How to Handle a Windfall Inheritance

A windfall inheritance implies a lot of money. Don't waste this chance to better your life and that of others. Read our guide on how to handle it.
How to Handle a Windfall Inheritance

A windfall inheritance from your loved one is a life-changing event. It could have a positive impact on your family and personal finance. When you get a windfall inheritance, you shouldn't feel guilty about gaining money at the death of someone you loved. After all, it’s what they’d have wanted.

On average, Australians pass an inheritance of AUD$561,636 (USD$501,919) according to the Hongkong and Shanghai Banking Corporation (HSBC) global future retirement report. The Australian inheritance is 4 times higher than the global average of USD$148,205.

However, inheritance comes with obligations. Below are a few tips on how you can handle your inheritance:

Take a deep breath

Inheritance is a complicated package that combines family, money and death. Intense emotions accompany windfall inheritances you've earned from a personal loss, and grief can quickly impact your decisions on your new assets. Hence, you should take a moment to pause and breathe before making hasty decisions that may look like a good idea at the moment but that you'll regret later.

Don't feel pressured to make decisions. Instead, take time to understand your inheritance, options and new responsibilities.

Understand the inheritance

Generally, a windfall inheritance will fall into one of three categories:

  • A direct inheritance: This is where you inherit assets directly, such as a car, securities or life insurance proceeds. For this, you need to understand the probate process, which takes many months up to a year before everything is fully transferred to your name.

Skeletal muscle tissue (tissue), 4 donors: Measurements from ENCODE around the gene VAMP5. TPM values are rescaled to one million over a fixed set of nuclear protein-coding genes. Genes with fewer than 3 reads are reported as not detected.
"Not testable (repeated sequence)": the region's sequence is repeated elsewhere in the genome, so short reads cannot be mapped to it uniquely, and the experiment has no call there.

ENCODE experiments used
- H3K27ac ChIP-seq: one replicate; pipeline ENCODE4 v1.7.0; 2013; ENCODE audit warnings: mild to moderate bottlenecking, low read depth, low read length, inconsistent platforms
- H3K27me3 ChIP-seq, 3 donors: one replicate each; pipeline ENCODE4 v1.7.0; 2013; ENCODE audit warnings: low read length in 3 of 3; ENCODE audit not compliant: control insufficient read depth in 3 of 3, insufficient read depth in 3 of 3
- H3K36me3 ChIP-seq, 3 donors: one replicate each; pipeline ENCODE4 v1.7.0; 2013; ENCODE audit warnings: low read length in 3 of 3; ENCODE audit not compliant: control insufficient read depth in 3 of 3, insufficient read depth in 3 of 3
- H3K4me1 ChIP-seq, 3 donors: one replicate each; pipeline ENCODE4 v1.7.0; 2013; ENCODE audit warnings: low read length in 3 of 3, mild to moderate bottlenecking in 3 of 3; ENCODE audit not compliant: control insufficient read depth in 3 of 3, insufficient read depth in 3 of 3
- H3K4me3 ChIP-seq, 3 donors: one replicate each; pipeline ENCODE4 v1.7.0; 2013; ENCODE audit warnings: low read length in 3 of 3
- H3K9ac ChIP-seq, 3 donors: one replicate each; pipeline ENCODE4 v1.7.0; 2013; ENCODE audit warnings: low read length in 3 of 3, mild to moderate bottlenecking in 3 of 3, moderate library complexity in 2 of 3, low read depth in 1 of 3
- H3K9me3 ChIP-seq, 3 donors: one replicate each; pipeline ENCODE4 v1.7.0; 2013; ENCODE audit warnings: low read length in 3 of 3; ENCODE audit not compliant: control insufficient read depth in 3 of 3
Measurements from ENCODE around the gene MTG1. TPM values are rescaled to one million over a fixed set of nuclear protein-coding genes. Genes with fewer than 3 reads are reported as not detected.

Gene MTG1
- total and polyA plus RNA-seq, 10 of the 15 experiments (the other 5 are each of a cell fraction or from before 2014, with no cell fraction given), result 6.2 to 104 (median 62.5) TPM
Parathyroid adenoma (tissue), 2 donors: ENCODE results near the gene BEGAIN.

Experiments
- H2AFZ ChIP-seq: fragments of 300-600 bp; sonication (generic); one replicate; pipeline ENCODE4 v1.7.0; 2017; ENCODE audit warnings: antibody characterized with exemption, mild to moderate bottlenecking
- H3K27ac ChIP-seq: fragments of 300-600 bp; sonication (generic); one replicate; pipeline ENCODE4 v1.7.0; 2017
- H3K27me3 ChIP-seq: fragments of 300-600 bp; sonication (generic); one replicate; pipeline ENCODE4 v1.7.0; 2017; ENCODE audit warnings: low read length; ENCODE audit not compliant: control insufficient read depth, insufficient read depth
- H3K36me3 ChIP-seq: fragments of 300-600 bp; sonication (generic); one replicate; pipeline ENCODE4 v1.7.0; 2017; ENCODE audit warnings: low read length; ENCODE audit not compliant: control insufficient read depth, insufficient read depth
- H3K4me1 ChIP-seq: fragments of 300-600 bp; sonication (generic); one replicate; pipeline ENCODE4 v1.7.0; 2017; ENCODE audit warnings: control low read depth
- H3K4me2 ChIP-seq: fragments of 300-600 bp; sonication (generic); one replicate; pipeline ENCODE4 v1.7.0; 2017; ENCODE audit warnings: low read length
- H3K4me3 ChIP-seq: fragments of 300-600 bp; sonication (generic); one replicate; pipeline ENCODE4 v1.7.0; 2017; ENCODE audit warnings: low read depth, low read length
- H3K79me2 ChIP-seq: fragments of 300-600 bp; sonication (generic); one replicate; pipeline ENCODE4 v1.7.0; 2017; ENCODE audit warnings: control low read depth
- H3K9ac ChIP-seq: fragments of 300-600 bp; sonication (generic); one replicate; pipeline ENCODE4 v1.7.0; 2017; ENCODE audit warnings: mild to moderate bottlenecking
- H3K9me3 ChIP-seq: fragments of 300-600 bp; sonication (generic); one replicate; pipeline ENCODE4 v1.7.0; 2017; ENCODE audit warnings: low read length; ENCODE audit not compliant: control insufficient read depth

• A retirement account: You can get a windfall inheritance if your parents had a retirement account. For this type of account, there’ll likely be some taxes you should pay to the Australian Taxation Office.
  • A trust: This is an entity holding title to assets on behalf of a beneficiary. You need to understand that this is a legal entity, and the original owner of the assets creates the trust instrument. The trustee appointed by the deceased is responsible for distributing the assets and income.

The first thing you should do once you get a windfall inheritance is pay off the high-interest debts of the person, including other taxes.

Seek advice

A windfall inheritance is always a large sum of money, and you may need the help of a professional in making financial decisions. A financial planner can help you in the following ways:

  • Arrange and plan your inheritance
  • Be a source of commitment and motivation to invest
  • Provide a decision-making or action plan
  • Visualise the benefits and cost of a financial decision
  • Improve the plans you already have

If you're getting help, you should know what to expect from your financial advisor. Also, they'll be handling your money, so you need to pick the right financial advisor by doing background checks and in-depth interviews.

Decide what you want to do